Journalists Monday are breathing a sigh of relief as news comes that four of their peers—two reporters and two photographers from the New York Times—have been released after being swept up by authorities last week while covering the turmoil in Libya. But the fates of several other correspondents assigned to the war zone remain unclear.
A spokesman for Agence France Presse told The Cutline there was no new information on the whereabouts of two reporters for the wire service—Dave Clark and Roberto Schmidt— who went missing sometime last Friday evening. Those correspondents had emailed their editors to let them know “they planned to travel early Saturday to a region around 30 kilometres from Tobruk in an attempt to meet opponents of the regime of Moamer Kadhafi and speak to refugees fleeing the fighting.” The reporters were traveling with Joe Raedle, a photographer for Getty Images, who is also unaccounted for.
“The situation hasn’t changed,” the AFP spokesman said Monday morning. He declined to comment on AFP’s efforts to locate the journalists.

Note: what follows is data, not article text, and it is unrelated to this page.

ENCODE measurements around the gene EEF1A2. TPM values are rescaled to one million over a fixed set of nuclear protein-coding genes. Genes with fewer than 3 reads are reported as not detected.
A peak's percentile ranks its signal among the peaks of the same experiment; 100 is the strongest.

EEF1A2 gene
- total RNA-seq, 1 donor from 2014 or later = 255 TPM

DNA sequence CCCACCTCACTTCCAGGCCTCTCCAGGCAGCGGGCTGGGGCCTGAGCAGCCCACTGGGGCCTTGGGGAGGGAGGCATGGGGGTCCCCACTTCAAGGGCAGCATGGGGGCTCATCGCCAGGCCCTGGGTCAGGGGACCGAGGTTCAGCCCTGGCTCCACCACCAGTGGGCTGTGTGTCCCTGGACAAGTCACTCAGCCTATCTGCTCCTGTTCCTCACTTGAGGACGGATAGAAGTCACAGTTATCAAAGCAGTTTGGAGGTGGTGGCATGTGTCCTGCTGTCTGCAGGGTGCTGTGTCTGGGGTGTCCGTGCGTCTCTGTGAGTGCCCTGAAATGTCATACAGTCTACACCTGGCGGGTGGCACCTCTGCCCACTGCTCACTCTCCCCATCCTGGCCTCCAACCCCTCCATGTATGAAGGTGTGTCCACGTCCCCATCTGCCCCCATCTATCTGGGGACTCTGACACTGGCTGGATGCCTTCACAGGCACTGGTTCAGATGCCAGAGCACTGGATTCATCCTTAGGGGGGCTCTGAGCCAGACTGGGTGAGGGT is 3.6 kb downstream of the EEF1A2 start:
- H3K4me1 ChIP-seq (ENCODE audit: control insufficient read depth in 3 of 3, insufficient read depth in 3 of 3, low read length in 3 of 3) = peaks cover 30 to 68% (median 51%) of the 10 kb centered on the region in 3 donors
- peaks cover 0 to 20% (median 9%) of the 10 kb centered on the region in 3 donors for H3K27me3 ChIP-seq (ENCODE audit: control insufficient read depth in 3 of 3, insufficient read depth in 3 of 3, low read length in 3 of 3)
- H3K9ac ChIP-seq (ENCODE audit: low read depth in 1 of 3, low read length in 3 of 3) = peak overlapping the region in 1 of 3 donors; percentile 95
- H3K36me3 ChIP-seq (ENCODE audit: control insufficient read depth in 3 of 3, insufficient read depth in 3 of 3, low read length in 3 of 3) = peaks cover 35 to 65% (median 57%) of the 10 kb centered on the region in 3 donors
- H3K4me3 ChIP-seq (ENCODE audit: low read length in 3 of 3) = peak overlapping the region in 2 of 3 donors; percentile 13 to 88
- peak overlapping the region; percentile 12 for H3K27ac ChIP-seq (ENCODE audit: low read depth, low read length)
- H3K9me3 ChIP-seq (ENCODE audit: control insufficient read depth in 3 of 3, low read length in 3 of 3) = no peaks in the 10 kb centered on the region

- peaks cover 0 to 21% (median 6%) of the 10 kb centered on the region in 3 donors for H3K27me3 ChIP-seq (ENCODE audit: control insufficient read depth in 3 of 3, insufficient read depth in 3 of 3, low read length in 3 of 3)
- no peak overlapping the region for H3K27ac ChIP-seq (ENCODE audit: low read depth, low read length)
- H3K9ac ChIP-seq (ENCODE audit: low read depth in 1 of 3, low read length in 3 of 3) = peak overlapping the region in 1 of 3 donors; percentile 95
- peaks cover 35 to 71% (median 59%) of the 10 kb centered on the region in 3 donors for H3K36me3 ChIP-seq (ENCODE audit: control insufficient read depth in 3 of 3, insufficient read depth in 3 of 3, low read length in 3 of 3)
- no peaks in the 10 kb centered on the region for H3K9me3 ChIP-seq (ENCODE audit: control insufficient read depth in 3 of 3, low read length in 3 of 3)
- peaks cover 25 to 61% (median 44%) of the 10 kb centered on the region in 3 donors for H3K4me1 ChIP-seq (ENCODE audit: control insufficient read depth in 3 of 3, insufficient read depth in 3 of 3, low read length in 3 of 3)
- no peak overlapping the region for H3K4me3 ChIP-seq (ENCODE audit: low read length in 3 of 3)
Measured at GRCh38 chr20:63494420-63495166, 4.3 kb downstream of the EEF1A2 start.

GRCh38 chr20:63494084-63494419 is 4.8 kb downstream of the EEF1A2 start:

Four Al Jazeera journalists, meanwhile, remain in custody after Libyan authorities detained them as they reported from the Western region of the country, according to the Arabic news outlet. (A spokesperson for its English-language arm did not immediately respond to a request for comment.) And six local journalists are missing after speaking critically of Libyan strongman Muammar Gadhafi’s autocratic regime, according to the Committee to Protect Journalists (CPJ). A spokesman for the media-focused human rights organization confirmed Monday that the number of journalists known to be missing or detained in Libya stands at 13.